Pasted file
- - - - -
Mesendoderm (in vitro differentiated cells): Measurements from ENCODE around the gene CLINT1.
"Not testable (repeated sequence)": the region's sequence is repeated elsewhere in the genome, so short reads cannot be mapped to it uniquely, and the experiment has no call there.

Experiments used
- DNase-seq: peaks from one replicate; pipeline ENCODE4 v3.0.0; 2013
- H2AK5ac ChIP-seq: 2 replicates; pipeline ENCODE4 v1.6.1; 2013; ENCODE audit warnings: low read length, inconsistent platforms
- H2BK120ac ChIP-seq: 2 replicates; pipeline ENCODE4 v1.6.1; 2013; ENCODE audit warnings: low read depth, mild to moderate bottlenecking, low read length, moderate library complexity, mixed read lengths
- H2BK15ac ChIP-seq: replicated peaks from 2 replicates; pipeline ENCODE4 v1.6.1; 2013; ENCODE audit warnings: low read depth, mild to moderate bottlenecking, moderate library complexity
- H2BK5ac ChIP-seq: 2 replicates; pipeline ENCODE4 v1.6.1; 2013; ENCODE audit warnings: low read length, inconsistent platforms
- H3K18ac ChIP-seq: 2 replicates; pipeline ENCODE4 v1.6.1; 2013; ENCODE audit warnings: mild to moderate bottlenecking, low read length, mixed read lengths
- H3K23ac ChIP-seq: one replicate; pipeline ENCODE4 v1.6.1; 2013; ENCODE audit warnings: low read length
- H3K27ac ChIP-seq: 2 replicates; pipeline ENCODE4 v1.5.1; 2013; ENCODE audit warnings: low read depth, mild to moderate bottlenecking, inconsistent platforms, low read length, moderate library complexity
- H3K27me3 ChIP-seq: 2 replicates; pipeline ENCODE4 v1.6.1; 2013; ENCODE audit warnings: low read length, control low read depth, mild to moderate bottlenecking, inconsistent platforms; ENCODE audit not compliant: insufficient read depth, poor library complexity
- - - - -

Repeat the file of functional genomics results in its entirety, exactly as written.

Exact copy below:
Mesendoderm (in vitro differentiated cells): Measurements from ENCODE around the gene CLINT1.
"Not testable (repeated sequence)": the region's sequence is repeated elsewhere in the genome, so short reads cannot be mapped to it uniquely, and the experiment has no call there.

Experiments used
- DNase-seq: peaks from one replicate; pipeline ENCODE4 v3.0.0; 2013
- H2AK5ac ChIP-seq: 2 replicates; pipeline ENCODE4 v1.6.1; 2013; ENCODE audit warnings: low read length, inconsistent platforms
- H2BK120ac ChIP-seq: 2 replicates; pipeline ENCODE4 v1.6.1; 2013; ENCODE audit warnings: low read depth, mild to moderate bottlenecking, low read length, moderate library complexity, mixed read lengths
- H2BK15ac ChIP-seq: replicated peaks from 2 replicates; pipeline ENCODE4 v1.6.1; 2013; ENCODE audit warnings: low read depth, mild to moderate bottlenecking, moderate library complexity
- H2BK5ac ChIP-seq: 2 replicates; pipeline ENCODE4 v1.6.1; 2013; ENCODE audit warnings: low read length, inconsistent platforms
- H3K18ac ChIP-seq: 2 replicates; pipeline ENCODE4 v1.6.1; 2013; ENCODE audit warnings: mild to moderate bottlenecking, low read length, mixed read lengths
- H3K23ac ChIP-seq: one replicate; pipeline ENCODE4 v1.6.1; 2013; ENCODE audit warnings: low read length
- H3K27ac ChIP-seq: 2 replicates; pipeline ENCODE4 v1.5.1; 2013; ENCODE audit warnings: low read depth, mild to moderate bottlenecking, inconsistent platforms, low read length, moderate library complexity
- H3K27me3 ChIP-seq: 2 replicates; pipeline ENCODE4 v1.6.1; 2013; ENCODE audit warnings: low read length, control low read depth, mild to moderate bottlenecking, inconsistent platforms; ENCODE audit not compliant: insufficient read depth, poor library complexity